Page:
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Revelation Ante-Dating Scientific Discovery—An Instance

TitleRevelation Ante-Dating Scientific Discovery—An Instance
Publication TypeMagazine Article
Year of Publication1907
AuthorsPack, Frederick J.
MagazineImprovement Era
Issue Number8
Date PublishedJune 1907
KeywordsAncient America - North America; Ancient America - South America; Apologetics; Book of Mormon Anachronisms; Book of Mormon Historicity; External Evidence; Horses

This article investigates geological evidence that horses were present on the American Continent during the Book of Mormon period. The second part is a response to and refutation of the editor's note preceding the first part.

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Revelation Ante-Dating Scientific Discovery-An Instance.

By Fred James Pack, a. M., Ph. D.

The February number of the ERA contained a short article by the present writer, entitled, Revelation Ante-dating Scientific Discovery—An Instance. The article dealt primarily with the statements in the Book of Mormon concerning the existence of horses on the American continent prior to its discovery by Columbus. It was pointed out that these statements were published to the world at a time when it was generally believed that no horses existed here previous to their introduction by the Spanish. It was further shown that science had come to the support of revelation in this matter, and that it is now known with certainty that prehistoric horses were abundant in both North and South America. This appeared to the writer as good evidence supporting the divinity of the Book of Mormon.

The author feels, however, that the force of the argument was completely destroyed by an attached editorial note, in which it was stated that "the author might have added, further, that more recent investigations have led to the conclusion that America is the original home of the horse." Had this been done it would be erroneous, as the more primitive type has been found in Europe and not in America. Further, nothing is "more recent" than the work of the American Museum of Natural History, to which frequent reference was made.

The writer of the note thinks that we are in an "embarrassing difficulty" because "the fossil remains are held to be of very much greater antiquity than either Jaredite or Nephite times," and then concludes that "too great antiquity may be claimed for most of the evidence relating to the existence of the horse in the western world." It should here be noted that horses certainly did exist for many ages before the advent of man, but this does not argue that they were not afterward contemporaneous with him.

Accompanying the article was a photograph of the skeletal remains of two ancient American horses. It was not assumed as part of the argument that the horses in question lived during Nephite or even Jaredite times. On the contrary, it is believed with great assurance that they are very much older. No one who is acquainted with the conditions will argue that the Pliestocene horses were contemporaneous with the Nephites or Jaredites. This admission does not in any way affect the validity of the argument set forth in the previous article.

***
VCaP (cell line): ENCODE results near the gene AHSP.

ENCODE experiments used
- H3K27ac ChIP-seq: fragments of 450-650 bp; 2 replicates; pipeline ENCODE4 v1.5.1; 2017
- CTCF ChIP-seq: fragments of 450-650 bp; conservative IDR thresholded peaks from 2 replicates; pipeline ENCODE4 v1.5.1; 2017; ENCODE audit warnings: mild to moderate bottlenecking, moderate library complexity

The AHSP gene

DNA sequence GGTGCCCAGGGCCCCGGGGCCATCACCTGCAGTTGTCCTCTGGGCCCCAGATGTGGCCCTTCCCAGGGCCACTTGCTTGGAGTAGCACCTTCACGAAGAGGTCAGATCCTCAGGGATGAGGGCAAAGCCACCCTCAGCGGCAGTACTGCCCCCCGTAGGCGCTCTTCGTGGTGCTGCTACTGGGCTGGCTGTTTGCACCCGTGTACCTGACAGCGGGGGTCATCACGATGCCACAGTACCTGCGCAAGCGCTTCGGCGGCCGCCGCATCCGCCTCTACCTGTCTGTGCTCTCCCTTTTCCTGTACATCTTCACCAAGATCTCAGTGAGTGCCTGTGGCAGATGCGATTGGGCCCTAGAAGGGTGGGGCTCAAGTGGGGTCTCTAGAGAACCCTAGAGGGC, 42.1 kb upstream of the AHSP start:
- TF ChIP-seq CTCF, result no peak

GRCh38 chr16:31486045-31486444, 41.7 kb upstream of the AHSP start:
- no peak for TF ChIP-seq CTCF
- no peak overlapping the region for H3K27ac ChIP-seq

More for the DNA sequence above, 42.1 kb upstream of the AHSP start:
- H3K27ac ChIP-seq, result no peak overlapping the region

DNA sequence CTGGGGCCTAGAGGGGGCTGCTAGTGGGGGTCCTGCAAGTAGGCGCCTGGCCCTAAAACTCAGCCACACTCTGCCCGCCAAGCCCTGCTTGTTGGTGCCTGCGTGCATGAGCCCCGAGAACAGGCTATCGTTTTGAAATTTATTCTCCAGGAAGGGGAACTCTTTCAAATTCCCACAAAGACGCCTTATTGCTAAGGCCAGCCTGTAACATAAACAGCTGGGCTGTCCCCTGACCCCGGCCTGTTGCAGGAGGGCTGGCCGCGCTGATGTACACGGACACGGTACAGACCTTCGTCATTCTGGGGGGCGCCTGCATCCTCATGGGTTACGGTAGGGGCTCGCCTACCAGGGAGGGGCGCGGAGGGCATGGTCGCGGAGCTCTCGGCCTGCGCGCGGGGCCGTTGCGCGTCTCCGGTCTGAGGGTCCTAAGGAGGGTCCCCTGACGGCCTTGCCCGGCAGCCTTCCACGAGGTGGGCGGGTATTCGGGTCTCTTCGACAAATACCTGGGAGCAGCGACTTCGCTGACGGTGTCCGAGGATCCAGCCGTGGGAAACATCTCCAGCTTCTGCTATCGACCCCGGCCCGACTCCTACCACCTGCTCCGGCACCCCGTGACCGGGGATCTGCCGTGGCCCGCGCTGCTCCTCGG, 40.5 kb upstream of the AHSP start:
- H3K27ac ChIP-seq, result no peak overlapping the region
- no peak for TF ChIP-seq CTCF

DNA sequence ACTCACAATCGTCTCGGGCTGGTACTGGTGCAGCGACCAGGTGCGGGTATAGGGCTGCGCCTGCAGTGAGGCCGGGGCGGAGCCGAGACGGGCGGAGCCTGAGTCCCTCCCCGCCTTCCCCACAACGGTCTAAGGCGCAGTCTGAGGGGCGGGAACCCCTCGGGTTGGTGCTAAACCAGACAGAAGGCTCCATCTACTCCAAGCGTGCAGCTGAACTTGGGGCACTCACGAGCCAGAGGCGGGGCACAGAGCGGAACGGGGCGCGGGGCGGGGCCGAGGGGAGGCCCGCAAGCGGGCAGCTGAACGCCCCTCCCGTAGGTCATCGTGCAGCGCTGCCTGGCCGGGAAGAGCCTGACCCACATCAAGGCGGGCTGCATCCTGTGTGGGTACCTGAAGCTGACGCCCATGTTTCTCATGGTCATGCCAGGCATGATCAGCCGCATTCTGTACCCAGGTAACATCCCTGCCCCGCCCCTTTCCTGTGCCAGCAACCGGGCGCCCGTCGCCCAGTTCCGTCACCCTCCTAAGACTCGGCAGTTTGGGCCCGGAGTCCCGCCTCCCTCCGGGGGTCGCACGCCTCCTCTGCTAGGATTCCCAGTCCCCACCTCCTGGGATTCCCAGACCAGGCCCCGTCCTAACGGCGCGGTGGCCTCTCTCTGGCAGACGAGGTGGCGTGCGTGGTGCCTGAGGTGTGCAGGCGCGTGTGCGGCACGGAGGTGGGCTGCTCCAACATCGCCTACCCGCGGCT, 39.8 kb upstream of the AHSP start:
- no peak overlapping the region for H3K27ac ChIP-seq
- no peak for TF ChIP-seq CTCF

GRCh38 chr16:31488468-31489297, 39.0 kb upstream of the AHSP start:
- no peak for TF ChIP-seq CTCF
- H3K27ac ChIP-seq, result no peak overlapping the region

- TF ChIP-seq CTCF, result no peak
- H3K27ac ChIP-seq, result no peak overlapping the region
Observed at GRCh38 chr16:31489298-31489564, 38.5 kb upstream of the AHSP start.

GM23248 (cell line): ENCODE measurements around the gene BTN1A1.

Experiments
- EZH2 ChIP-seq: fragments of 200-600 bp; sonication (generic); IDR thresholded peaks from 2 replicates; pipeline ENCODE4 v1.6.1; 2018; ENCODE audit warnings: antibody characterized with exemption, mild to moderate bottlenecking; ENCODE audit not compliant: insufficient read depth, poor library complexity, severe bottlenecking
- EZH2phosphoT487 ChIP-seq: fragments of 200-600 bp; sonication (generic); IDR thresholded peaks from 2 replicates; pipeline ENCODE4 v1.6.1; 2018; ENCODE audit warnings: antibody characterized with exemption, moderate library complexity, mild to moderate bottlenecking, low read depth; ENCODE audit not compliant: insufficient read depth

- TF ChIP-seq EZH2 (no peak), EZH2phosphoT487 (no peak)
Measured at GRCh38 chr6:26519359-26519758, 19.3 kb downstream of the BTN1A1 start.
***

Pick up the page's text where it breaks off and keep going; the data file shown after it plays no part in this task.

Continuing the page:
When the Book of Mormon was published, in 1830, it was generally believed that the horses introduced by the Spanish were the only ones ever known to America, but it has since been proved that they appeared on the western continent ages ago, and further, that they had disappeared, or nearly so, at the time of the discovery by Columbus. The exact date of their extinction is not known. Their remains are found in the most recent geological formations. They continued here after the introduction of man, and how much longer is problematical. Professor W. D. Matthew of the American Museum of Natural History, New York City, considers it quite probable that they were destroyed by the early hunters. He implies that a few of them may have lived down to the time of Columbus:

All of these horses became extinct both in North and South America. Why, we do not know. It may have been that they were unable to stand the cold of the winters, probably longer continued and much more severe during the Ice Age than now. It is very probable that man—the early tribes of prehistoric hunters—played a large part in extinguishing the race.1 The competition with the bison and the antelope, which had recently migrated to America, may have made it more difficult than formerly for the American horse to get a living. Or, finally, some unknown disease or prolonged season of drought may have exterminated the race. Whatever the cause, the horse had disappeared from the New World when the white man invaded it (unless a few individuals still lingered on the remote plains of south America), and in his place the bison had come and spread over the prairies of the North." (Supplement to American Museum Journal, Second Edition, May, 1905.)

The Book of Mormon announced to the world that horses were known in America many centuries before Christ. Science has subsequently traced their existence still farther back. Neither of these sources discloses the date of their disappearance. One of the Nephite prophets incidentally mentions them as late as the third decade of the Christian era (III Nephi 6:1), and now one of our foremost scientists thinks it not impossible that some may have lingered on as late as the fifteenth century.

Logan, Utah.


  1. The italics are mine.